This court has frequently observed that taxes are levied because they are necessary to defray the expenses of government and not for the purpose of enriching the public treasury. To such end it is held that taxing bodies may not levy taxes faster than they are likely to be needed and that an unnecessary accumulation of money in the public treasury is unjust, impolitic and against the policy of the law. (People ex rel. Stevenson v. Atchison, Topeka and Santa Fe Railway Co. 261 Ill. 33; People ex rel. Harding v. Chicago and Northwestern Railway Co. 331 Ill. 544; People ex rel. Manifold v. Wabash Railway Co. 386 Ill. 149.) At the same time it has been recognized that a reasonable construction of our revenue laws does not require the authorities to wait until money is actually needed to defray outstanding obligations before levying a tax, but permits them to maintain sufficient monies in their treasury to pay indebtedness as it becomes due. (People ex rel. Brenza v. Gebbie, 5 Ill. 2d 565; People ex rel. DeRosa v. Chicago and North Western Railway Co. 391 Ill. 347; People ex rel. Salm v. Crear, 300 Ill. 611.) Thus taxing authorities must anticipate as nearly as they can the amount of money necessary for operating their political subdivision and arrange to have funds ready to meet obligations when due. We have consistently held that the amount necessary for such purpose is ordinarily committed to their reasonable discretion and that courts will not interfere with the exercise of sound business judgment except for a clear abuse of discretion. (People ex rel. Brenza v. Chromium Corp. 3 Ill. 2d 271; People ex rel. Schlaeger v. Siebel, 388 Ill. 98.) The presumption is that the authorities, in levying taxes, properly discharged their duties, and the burden is on the objector to clearly show that they did not. People ex rel. Stevenson v. Atchison, Topeka and Santa Fe Railway Co. 261 Ill. 33; People ex rel. Batman v. Illinois Central *388 Railroad Co. 366 Ill. 408; People ex rel. Manifold v. Wabash Railway Co. 386 Ill. 149.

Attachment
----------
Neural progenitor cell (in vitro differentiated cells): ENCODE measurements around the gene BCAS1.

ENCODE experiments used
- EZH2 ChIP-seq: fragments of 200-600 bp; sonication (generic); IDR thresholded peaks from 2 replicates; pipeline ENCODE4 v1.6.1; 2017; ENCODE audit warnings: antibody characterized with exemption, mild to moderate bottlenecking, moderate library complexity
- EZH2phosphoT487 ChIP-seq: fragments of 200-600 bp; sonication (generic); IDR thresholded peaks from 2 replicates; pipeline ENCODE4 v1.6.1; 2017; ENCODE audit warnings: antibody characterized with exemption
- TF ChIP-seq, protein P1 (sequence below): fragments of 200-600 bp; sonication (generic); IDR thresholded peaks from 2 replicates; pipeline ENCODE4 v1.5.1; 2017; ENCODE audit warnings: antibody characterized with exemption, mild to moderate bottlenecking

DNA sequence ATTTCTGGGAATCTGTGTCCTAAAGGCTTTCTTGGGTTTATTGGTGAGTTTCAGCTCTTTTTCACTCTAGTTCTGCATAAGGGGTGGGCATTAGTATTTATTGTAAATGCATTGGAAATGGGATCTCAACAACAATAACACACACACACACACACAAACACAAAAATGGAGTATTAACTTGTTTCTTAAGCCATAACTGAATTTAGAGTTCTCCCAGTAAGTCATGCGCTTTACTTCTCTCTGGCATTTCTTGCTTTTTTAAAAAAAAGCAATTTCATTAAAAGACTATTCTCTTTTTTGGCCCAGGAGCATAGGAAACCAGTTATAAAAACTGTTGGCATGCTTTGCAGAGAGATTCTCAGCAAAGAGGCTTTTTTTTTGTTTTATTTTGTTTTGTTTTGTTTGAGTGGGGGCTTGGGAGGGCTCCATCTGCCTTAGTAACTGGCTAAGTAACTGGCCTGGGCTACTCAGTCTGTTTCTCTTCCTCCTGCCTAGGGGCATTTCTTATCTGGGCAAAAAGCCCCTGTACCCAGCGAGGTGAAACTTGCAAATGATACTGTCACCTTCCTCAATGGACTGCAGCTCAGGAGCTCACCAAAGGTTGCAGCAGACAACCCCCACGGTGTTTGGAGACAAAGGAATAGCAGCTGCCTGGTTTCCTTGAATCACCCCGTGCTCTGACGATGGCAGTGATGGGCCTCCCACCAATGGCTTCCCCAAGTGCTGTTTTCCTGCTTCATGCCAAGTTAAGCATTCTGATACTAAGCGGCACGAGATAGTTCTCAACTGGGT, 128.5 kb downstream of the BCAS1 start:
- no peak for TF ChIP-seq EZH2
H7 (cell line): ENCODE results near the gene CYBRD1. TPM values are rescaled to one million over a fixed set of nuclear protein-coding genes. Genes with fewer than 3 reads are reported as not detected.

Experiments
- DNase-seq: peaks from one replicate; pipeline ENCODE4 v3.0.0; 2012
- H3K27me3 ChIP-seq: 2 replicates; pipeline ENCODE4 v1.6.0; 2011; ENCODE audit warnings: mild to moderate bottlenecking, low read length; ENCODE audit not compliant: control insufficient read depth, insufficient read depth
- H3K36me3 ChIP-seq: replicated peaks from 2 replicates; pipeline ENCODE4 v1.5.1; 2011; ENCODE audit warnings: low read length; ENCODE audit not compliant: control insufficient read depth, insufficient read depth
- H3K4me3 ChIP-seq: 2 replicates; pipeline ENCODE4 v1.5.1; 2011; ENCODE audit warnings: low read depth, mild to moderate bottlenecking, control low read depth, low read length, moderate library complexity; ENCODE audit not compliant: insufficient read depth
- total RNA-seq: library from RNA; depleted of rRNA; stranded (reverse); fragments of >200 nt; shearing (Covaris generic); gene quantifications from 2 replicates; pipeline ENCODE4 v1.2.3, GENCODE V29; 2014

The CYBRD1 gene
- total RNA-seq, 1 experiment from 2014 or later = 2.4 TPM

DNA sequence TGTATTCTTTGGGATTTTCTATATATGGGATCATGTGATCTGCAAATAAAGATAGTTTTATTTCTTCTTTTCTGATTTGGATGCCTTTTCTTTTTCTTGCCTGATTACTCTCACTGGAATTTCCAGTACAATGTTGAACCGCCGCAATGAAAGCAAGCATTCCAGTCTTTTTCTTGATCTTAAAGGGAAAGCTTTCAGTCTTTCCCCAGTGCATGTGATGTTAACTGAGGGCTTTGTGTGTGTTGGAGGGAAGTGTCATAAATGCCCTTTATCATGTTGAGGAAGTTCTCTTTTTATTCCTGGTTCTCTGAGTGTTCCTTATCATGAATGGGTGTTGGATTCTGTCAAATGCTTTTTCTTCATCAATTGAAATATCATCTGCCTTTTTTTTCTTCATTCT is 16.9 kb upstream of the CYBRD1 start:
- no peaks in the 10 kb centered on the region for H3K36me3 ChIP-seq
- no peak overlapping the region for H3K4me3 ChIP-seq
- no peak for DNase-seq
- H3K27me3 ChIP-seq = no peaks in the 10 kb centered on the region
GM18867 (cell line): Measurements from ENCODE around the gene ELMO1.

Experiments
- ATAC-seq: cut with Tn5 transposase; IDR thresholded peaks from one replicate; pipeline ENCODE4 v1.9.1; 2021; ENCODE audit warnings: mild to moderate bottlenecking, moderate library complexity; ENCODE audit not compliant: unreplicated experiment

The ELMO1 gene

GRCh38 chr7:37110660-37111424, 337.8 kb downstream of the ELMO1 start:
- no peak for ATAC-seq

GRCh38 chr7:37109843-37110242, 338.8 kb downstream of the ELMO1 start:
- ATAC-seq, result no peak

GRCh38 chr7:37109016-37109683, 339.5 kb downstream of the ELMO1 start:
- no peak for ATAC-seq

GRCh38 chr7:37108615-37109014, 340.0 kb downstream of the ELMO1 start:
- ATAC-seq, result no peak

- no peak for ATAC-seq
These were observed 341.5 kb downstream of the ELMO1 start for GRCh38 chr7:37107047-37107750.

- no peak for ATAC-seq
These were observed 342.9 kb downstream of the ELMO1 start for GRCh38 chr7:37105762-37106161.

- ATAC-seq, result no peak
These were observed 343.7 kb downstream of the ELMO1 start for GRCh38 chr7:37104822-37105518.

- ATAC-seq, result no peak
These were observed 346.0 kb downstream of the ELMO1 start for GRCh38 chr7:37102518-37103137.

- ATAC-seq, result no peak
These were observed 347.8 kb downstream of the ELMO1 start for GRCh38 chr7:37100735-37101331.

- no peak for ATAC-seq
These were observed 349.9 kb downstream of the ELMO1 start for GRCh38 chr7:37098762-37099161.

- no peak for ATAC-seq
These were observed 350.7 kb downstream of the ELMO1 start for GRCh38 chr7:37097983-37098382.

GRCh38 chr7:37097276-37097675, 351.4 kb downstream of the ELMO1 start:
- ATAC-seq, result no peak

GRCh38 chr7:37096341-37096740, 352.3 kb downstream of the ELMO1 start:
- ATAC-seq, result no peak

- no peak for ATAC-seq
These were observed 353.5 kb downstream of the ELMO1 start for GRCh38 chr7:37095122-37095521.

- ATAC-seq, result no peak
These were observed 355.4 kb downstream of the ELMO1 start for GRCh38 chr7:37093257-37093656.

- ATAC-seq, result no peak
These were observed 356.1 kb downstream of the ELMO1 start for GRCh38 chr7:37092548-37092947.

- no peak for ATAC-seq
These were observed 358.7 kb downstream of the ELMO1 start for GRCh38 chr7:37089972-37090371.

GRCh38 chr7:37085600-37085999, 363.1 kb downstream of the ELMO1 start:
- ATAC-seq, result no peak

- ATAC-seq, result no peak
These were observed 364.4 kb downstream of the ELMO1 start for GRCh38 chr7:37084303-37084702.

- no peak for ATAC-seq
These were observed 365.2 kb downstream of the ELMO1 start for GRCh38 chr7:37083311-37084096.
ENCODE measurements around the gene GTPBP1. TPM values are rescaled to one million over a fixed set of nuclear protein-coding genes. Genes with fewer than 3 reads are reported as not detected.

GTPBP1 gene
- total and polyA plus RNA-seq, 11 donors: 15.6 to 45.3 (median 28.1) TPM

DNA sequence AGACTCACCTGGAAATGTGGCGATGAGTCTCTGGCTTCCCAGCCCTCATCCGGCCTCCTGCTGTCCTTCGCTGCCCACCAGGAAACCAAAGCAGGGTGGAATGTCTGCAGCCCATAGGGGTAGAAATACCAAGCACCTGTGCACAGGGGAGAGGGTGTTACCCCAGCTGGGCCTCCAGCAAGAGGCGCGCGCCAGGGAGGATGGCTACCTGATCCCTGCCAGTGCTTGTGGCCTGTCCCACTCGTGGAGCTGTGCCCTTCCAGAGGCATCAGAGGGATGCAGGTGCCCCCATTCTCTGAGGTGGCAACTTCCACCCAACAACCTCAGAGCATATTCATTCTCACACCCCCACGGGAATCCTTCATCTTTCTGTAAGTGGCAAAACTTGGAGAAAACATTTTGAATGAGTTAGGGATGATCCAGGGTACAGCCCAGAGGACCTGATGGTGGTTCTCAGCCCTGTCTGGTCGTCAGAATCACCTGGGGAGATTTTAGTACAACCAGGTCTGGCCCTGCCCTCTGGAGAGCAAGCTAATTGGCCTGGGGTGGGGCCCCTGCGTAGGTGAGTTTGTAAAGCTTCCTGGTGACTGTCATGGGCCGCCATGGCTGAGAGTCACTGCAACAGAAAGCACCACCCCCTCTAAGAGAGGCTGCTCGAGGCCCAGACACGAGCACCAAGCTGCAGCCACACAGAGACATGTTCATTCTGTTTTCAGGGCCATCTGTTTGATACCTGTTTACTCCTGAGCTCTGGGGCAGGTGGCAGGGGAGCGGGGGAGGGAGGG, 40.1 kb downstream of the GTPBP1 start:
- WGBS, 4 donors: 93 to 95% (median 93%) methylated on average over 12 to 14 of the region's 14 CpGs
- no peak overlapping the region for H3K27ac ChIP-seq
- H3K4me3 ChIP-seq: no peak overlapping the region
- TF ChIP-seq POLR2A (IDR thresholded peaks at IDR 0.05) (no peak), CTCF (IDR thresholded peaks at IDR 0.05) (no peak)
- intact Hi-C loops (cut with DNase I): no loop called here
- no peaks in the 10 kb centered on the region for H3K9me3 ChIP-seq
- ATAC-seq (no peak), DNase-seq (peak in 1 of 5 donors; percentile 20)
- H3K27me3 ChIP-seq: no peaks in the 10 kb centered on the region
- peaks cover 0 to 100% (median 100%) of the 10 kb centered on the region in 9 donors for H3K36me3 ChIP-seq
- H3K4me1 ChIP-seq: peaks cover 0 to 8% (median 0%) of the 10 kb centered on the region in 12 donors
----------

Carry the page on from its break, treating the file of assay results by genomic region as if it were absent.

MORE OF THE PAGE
In the present case appellee has made no clear showing of an abuse of discretion. Insofar as the record shows it relies solely upon the implications which arise from the fact that the county levied a tax of $151,275 while it had approximately $147,000 in its treasury. There is, however, no showing by clear and explicit evidence either that all of such balance could be used for expenses of the county, (cf. People ex rel. Stevenson v. Atchison, Topeka and Santa Fe Railway Co. 261 Ill. 33,) or that such amount was more than would be necessary to permit the county to operate on a cash basis while the 1952 taxes were in the process of collection. (Cf. People ex rel. Bergan v. New York Central Railroad Co. 392 Ill. 525.) Appellee states that the county court decided as a question of fact that a cash balance of $101,000 was not unreasonable, yet the record does not disclose what those facts were. Manifestly, therefore, there is no clear showing that the county board committed an abuse of discretion in making the levy it did and we must hold, on the record presented, that the county court erred in substituting its discretion for that of the taxing body.
Appellee also objected to certain items contained in the levy for general county purposes the first of which were: $1000 for the acquisition of motor vehicles, $1500 for the maintenance and operation of such vehicles, and $500 for repairs and parts. The county court overruled the objection to the levy for acquisition but sustained the objection to the items for maintenance, operation, repair and parts. The objection states that each of the items were levied for the sheriff's office and were, therefore, in violation of section 10 of article X of the constitution which provides: "The county board, except as provided in Section 9 of this article, shall fix the compensation of all county officers, with the amount of their necessary clerk hire, stationery, fuel *389 and other expenses * * * and in all cases where fees are provided for, said compensation shall be paid only out of, and shall in no instance exceed, the fees actually collected." It is argued that under this section the items for the maintenance, operation, repair and parts of the sheriff's vehicles are expenses of the office payable only out of fees collected and hence that the county could not appropriate money or levy taxes for the payment of the same. Appellant, who states in argument that the levies relate to three county vehicles only one of which is assigned to the sheriff, asserts that they are not chargeable to the sheriff as part of his compensation and that there is statutory authority for the levy of each item.